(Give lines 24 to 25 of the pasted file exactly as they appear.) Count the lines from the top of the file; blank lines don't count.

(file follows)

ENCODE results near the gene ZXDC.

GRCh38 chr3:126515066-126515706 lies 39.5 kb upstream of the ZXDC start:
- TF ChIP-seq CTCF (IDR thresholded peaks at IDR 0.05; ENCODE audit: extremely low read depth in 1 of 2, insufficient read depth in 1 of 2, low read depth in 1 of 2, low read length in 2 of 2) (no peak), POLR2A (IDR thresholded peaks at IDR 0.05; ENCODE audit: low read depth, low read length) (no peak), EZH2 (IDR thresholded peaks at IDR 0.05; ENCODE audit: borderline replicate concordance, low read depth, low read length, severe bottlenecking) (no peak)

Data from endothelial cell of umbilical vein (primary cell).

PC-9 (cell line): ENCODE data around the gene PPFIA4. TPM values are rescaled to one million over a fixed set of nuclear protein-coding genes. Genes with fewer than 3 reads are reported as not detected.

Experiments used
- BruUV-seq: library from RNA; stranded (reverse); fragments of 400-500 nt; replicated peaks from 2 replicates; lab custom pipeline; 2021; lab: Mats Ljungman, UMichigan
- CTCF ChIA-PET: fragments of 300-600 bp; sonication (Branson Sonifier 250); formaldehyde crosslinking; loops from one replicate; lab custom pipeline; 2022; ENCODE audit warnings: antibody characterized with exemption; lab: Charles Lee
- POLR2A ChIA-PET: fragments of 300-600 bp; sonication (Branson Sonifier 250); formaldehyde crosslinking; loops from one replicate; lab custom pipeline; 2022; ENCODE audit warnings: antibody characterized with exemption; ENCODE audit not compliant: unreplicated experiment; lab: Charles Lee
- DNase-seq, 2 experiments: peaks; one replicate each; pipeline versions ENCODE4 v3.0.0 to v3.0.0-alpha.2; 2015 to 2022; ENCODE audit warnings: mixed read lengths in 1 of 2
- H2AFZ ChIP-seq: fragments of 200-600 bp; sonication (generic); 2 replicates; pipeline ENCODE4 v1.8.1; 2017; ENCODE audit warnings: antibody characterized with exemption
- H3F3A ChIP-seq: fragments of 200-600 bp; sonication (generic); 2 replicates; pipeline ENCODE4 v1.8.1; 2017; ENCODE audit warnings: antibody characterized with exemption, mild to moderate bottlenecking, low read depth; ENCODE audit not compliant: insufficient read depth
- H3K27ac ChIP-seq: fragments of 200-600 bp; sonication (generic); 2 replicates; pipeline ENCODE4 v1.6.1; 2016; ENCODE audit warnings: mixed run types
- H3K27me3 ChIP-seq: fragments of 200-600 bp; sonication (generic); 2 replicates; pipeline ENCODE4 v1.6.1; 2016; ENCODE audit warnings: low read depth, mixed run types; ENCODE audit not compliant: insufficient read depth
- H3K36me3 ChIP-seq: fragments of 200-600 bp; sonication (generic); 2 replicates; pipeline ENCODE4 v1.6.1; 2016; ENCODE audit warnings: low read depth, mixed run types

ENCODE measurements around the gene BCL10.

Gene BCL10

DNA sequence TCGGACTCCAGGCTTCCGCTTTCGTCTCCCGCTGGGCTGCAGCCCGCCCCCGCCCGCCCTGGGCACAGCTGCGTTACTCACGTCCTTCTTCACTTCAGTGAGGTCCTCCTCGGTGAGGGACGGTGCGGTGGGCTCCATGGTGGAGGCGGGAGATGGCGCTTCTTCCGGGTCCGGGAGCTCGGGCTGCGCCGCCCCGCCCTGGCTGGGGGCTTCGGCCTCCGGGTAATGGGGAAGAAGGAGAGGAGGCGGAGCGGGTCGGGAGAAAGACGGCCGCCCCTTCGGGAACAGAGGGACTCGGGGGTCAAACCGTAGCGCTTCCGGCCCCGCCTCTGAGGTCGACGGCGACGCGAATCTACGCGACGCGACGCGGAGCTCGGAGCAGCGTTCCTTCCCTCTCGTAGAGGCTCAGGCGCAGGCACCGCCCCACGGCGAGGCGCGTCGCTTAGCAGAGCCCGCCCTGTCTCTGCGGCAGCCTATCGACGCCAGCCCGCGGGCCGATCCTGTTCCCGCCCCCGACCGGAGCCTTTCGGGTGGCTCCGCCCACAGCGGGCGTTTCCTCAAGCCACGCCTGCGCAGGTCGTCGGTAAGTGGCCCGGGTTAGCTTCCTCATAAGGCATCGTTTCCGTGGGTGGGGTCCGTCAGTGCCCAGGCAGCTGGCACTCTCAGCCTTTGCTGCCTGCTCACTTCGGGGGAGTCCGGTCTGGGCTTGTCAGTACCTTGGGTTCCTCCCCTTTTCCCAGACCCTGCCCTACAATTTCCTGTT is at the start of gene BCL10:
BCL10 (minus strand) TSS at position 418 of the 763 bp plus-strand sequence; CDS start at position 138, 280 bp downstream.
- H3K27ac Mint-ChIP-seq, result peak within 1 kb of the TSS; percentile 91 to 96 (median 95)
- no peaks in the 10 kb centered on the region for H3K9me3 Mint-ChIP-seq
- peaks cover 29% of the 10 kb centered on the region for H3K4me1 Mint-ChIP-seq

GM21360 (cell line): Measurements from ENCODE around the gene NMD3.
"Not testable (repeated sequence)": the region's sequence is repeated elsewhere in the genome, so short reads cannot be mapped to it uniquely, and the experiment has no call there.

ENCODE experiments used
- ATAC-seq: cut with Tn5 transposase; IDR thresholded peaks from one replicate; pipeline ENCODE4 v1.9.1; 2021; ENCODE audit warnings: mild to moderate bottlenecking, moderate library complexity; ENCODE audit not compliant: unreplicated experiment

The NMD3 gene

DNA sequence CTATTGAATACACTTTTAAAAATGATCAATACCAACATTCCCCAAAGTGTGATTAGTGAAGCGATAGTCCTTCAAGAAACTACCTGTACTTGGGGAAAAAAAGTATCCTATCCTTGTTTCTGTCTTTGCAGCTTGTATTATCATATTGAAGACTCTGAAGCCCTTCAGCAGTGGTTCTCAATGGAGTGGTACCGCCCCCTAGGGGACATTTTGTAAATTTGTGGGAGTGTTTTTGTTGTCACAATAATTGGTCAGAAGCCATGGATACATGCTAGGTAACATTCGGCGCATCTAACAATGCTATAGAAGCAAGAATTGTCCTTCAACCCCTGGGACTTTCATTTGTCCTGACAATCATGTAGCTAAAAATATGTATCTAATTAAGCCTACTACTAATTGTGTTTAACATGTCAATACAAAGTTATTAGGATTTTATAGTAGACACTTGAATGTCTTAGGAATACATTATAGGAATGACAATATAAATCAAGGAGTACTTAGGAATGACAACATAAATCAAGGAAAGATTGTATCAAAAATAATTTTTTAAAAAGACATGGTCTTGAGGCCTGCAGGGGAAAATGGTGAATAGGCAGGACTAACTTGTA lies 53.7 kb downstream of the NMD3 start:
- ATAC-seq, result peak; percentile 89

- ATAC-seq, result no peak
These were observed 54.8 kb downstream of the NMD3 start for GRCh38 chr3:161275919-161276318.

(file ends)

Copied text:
"Not testable (repeated sequence)": the region's sequence is repeated elsewhere in the genome, so short reads cannot be mapped to it uniquely, and the experiment has no call there.

ENCODE experiments used